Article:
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What VAAs Can Learn from Consideration Set Models of the Vote

Political Psychology
 
Electoral Behaviour
 
Lab Experiments
 
Presenter
Marco Steenbergen
University of Zurich
Authors
Marco Steenbergen
University of Zurich
Garret Binding
University of Zurich
Thomas Willi
University of Zurich

Abstract
Recent research on consideration set models of the vote holds important implications for the design of VAAs. Consideration set models argue that electoral decisions proceed in two stages. In a first stage, voters eliminate alternatives to derive at an individualized choice menu. They do so by relying on heuristics, i.e., relatively crude diagnostics of the appeal of different political parties. Sometimes, those heuristics suffice to narrow down the choice menu to a single party. In this case, the choice process ends. More typically, at least in multi-party systems, several alternatives will remain. In this situation, the second stage of the choice model is triggered. This stage involves a more systematic analysis of the alternatives that remain, a process that ultimately results in choosing a particular party (or in abstention). VAAs can inform both stages of the process, but require different levels of specificity at each stage. The elimination or screening stage requires relatively crude information. One can think of litmus test issues or overarching themes such as the economic role of the government, openness to new lifestyles, and acceptance of immigration. To aid voters in choosing one alternative from their personalized choice menu, far more detailed information may be needed. Consider, for example, a Swiss voter who considers both the SP and the GLP. For this voter, details on environmental plans may be decisive in how she casts her vote. Consideration set models of the vote thus require adaptive forms of advice. The present paper reviews the consideration set literature, develops proposals for adaptive VAAs, assesses the normative implications of changing VAAs in this direction, and presents results from a pilot experiment at the University of Zurich.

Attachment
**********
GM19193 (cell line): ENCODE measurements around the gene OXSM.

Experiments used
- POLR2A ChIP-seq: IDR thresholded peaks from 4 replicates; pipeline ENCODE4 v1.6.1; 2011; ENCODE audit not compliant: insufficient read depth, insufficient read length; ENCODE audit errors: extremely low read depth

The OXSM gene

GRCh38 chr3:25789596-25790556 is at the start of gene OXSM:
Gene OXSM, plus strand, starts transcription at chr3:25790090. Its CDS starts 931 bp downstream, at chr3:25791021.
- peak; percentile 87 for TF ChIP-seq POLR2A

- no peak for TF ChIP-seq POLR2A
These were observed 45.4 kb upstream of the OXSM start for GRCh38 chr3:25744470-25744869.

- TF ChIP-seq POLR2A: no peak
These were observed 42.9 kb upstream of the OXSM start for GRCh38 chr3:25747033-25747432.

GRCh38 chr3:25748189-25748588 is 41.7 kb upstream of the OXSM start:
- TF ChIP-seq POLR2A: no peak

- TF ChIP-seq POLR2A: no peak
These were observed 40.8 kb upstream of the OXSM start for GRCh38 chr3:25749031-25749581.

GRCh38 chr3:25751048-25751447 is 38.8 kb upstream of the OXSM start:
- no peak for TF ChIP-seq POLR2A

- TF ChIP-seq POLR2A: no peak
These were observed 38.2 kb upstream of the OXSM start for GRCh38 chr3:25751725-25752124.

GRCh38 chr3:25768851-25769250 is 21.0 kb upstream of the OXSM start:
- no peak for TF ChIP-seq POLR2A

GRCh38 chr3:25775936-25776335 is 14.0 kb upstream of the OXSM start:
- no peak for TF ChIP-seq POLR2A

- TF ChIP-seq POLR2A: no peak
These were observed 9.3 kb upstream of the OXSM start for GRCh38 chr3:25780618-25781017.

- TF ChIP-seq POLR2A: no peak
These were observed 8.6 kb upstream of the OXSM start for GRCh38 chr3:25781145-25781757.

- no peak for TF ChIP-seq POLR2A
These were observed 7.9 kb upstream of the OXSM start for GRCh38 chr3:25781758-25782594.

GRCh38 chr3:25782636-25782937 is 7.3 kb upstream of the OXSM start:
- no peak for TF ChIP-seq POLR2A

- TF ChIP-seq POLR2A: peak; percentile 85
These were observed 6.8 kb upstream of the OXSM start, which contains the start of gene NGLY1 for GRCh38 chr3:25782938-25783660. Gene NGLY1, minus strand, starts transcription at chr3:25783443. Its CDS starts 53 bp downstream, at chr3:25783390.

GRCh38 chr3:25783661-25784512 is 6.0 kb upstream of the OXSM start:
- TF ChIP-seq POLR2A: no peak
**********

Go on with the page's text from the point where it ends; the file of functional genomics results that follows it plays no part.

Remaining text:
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"Man is by nature a political animal" - Aristotle


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